Mona Simpson

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For the fictional character from The Simpsons, see Mona Simpson (The Simpsons).
Mona Simpson
Mona Simpson
at the 2014 National Book Festival
Born Mona Jandali
(1957-06-14) June 14, 1957 (age 57)
Green Bay, Wisconsin, United States
Occupation Novelist,
English professor
Nationality American
Alma mater University of California, Berkeley
Columbia University
Genre American literature
Notable works Anywhere But Here (1986)
The Lost Father (1992)
A Regular Guy (1996)
Spouse Richard Appel (divorced)
Children Gabriel
Relatives Steve Jobs (biological brother) (deceased)

Mona E. Simpson (born Mona Jandali,[1] June 14, 1957) is an American author. She is a professor of English at the University of California, Los Angeles (UCLA) and the Sadie Samuelson Levy Professor in Languages and Literature at Bard College.[2][3] She won the Whiting Award for her first novel, Anywhere but Here (1986). It was a popular success and adapted as a film by the same name, released in 1999. She then wrote a sequel for it, The Lost Father in 1992. Her novel Off Keck Road (2000) won the Chicago Tribune Heartland Prize and was a finalist for the PEN/Faulkner Award.

She is also the biological younger sister of the late Apple Inc. co-founder Steve Jobs, whom she did not meet until she was 25 years old.[4]

Early life[edit]

Mona Jandali was born in Green Bay, Wisconsin.[5] Her father Abdulfattah "John" Jandali, originally from Homs, Syria, was a cousin of composer and pianist Malek Jandali. Abdulfattah[1] taught at the University of Wisconsin and later made a career in the food and beverage industry. Her mother, Joanne Carole Schieble, was his student; however, they were the same age because Jandali had "gotten his PhD really young".[1] Schieble became a speech language pathologist.[6] They divorced in 1962[5] and Joanne lost touch with Jandali.[4] Joanne remarried and Mona was given the last name of her stepfather, Simpson.[1]


Simpson received her B.A. from the University of California, Berkeley, and her M.F.A. from Columbia University. After graduating from Columbia, she worked as an editor for Paris Review. In 1994, she returned to Los Angeles with her husband.[2] In 2001, she started teaching creative writing at UCLA, and also has an appointment at Bard College in New York.[2]

Simpson's novels are a mixture of events from her life and pure fiction.[1][7][8] Her first novel, Anywhere But Here (1986), was a critical and popular success, winning the Whiting Award. In describing her intentions for the novel, Simpson stated:

I wanted to write about American mythologies, American yearnings that might be responses, delayed or exaggerated but in some way typical, to the political and social truths of our part of the world in our century. But I wrote very personally about one family. I think it takes a long time before a crisis—like AIDS—enters the culture to a point where responses exist in a character, where personal gestures are both individual and resonant in a larger way. [9]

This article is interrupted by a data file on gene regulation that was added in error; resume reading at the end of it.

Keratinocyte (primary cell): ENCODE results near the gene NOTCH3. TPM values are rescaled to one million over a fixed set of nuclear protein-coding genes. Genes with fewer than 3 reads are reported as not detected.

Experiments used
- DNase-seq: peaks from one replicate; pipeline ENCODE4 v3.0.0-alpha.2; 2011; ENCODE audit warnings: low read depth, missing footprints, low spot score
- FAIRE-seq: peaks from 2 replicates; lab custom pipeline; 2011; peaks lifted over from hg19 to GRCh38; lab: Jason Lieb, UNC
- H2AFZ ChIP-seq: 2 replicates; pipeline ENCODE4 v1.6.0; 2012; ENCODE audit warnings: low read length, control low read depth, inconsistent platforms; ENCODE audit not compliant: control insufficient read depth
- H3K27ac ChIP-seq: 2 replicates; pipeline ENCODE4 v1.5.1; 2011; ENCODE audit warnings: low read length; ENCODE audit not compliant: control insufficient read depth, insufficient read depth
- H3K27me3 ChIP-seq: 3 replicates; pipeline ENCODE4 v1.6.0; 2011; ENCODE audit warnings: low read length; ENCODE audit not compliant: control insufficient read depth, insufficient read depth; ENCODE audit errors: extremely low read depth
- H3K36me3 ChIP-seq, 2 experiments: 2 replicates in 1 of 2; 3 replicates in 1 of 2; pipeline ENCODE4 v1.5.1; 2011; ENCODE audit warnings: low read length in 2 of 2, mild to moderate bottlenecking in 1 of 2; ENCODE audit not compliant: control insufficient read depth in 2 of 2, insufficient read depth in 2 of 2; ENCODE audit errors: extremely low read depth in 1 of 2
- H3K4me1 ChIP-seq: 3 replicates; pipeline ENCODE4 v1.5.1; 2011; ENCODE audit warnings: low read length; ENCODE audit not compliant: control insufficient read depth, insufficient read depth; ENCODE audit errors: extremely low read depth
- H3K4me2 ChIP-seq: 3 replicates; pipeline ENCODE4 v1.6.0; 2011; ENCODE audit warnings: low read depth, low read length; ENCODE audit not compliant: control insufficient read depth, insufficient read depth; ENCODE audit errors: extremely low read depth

It was adapted as the 1999 film Anywhere But Here, starring Susan Sarandon and Natalie Portman.[10] A Regular Guy (1996) explores the strained relationship of a Silicon Valley tycoon with a daughter born out of wedlock, whom he did not acknowledge.[7][8] Off Keck Road (2000), portraying decades in the lives of three women in the Midwest, was a finalist for the PEN/Faulkner Award and won the Chicago Tribune Heartland Prize. Stacey D'Erasmo states that "Off Keck Road marks the place where origin leaves off and improvisation begins".[11]

Simpson's most recent novel, My Hollywood, was published in 2011. It explores the complex relationships, issues of class, and perspectives of two women, a European-American composer and mother in her 30s, and her immigrant nanny from the Philippines, who cares for her son and has five of her own in the Philippines whom she is supporting. The novel alternates between the voices of the two women, contrasting their worlds. Liesl Schillinger suggests that the novel is a "compassionate fictional exploration of this complicated global relationship, Simpson assesses the human cost that the child-care bargain exacts on the amah, on her employer and on the children of both."[12] Ron Charles further argues that:

What really invigorates this novel, though, is the way it alternates between Claire's chapters and chapters narrated by Lola, her 50-year-old Filipino nanny. I was worried early on that Lola would be a Southeast Asian version of the Magical Negro, who exists merely to help some self-absorbed white person reach enlightenment. But she's entirely her own wonderful, troubled character, and her relationship with Claire remains complex and unresolved.[13]

Finding family[edit]

Simpson at the Miami Book Fair International 2014